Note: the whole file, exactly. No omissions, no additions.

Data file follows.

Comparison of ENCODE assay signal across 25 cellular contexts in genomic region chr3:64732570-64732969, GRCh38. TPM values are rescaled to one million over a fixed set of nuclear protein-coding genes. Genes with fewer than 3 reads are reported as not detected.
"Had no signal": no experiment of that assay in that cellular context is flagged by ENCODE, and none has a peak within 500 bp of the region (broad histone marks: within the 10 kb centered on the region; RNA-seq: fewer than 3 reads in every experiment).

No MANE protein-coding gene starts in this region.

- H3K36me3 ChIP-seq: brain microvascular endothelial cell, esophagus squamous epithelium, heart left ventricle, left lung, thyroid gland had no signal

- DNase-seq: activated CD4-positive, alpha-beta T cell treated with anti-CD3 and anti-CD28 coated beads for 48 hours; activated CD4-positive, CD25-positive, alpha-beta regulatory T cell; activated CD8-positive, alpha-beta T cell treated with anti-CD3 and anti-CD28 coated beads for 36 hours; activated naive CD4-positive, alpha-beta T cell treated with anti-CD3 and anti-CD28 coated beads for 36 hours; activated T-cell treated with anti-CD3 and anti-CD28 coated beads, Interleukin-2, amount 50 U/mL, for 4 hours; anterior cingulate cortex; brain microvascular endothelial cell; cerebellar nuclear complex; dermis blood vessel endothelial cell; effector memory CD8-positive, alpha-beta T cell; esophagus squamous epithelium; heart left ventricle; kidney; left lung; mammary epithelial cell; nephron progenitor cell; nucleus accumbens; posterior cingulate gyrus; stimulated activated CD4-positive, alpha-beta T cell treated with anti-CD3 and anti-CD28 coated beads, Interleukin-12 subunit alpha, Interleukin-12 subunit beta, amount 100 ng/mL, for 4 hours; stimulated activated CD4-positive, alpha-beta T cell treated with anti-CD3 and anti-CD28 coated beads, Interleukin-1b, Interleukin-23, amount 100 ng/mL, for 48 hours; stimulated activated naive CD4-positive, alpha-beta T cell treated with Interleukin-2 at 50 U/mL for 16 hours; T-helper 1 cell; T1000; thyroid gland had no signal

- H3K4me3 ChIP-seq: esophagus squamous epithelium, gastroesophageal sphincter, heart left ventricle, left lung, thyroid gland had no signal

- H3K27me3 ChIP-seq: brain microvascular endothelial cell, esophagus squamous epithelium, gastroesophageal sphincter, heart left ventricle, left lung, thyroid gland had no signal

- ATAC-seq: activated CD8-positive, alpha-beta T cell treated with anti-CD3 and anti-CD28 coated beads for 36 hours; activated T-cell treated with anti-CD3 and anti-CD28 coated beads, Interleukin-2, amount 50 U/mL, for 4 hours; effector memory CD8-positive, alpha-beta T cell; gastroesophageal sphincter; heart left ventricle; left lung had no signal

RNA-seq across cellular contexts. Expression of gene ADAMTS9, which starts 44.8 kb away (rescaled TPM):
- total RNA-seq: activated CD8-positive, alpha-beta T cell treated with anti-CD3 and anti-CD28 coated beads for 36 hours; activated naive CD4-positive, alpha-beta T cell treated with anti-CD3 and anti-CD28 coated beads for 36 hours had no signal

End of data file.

Comparison of ENCODE assay signal across 25 cellular contexts in genomic region chr3:64732570-64732969, GRCh38. TPM values are rescaled to one million over a fixed set of nuclear protein-coding genes. Genes with fewer than 3 reads are reported as not detected.
"Had no signal": no experiment of that assay in that cellular context is flagged by ENCODE, and none has a peak within 500 bp of the region (broad histone marks: within the 10 kb centered on the region; RNA-seq: fewer than 3 reads in every experiment).

No MANE protein-coding gene starts in this region.

- H3K36me3 ChIP-seq: brain microvascular endothelial cell, esophagus squamous epithelium, heart left ventricle, left lung, thyroid gland had no signal

- DNase-seq: activated CD4-positive, alpha-beta T cell treated with anti-CD3 and anti-CD28 coated beads for 48 hours; activated CD4-positive, CD25-positive, alpha-beta regulatory T cell; activated CD8-positive, alpha-beta T cell treated with anti-CD3 and anti-CD28 coated beads for 36 hours; activated naive CD4-positive, alpha-beta T cell treated with anti-CD3 and anti-CD28 coated beads for 36 hours; activated T-cell treated with anti-CD3 and anti-CD28 coated beads, Interleukin-2, amount 50 U/mL, for 4 hours; anterior cingulate cortex; brain microvascular endothelial cell; cerebellar nuclear complex; dermis blood vessel endothelial cell; effector memory CD8-positive, alpha-beta T cell; esophagus squamous epithelium; heart left ventricle; kidney; left lung; mammary epithelial cell; nephron progenitor cell; nucleus accumbens; posterior cingulate gyrus; stimulated activated CD4-positive, alpha-beta T cell treated with anti-CD3 and anti-CD28 coated beads, Interleukin-12 subunit alpha, Interleukin-12 subunit beta, amount 100 ng/mL, for 4 hours; stimulated activated CD4-positive, alpha-beta T cell treated with anti-CD3 and anti-CD28 coated beads, Interleukin-1b, Interleukin-23, amount 100 ng/mL, for 48 hours; stimulated activated naive CD4-positive, alpha-beta T cell treated with Interleukin-2 at 50 U/mL for 16 hours; T-helper 1 cell; T1000; thyroid gland had no signal

- H3K4me3 ChIP-seq: esophagus squamous epithelium, gastroesophageal sphincter, heart left ventricle, left lung, thyroid gland had no signal

- H3K27me3 ChIP-seq: brain microvascular endothelial cell, esophagus squamous epithelium, gastroesophageal sphincter, heart left ventricle, left lung, thyroid gland had no signal

- ATAC-seq: activated CD8-positive, alpha-beta T cell treated with anti-CD3 and anti-CD28 coated beads for 36 hours; activated T-cell treated with anti-CD3 and anti-CD28 coated beads, Interleukin-2, amount 50 U/mL, for 4 hours; effector memory CD8-positive, alpha-beta T cell; gastroesophageal sphincter; heart left ventricle; left lung had no signal

RNA-seq across cellular contexts. Expression of gene ADAMTS9, which starts 44.8 kb away (rescaled TPM):
- total RNA-seq: activated CD8-positive, alpha-beta T cell treated with anti-CD3 and anti-CD28 coated beads for 36 hours; activated naive CD4-positive, alpha-beta T cell treated with anti-CD3 and anti-CD28 coated beads for 36 hours had no signal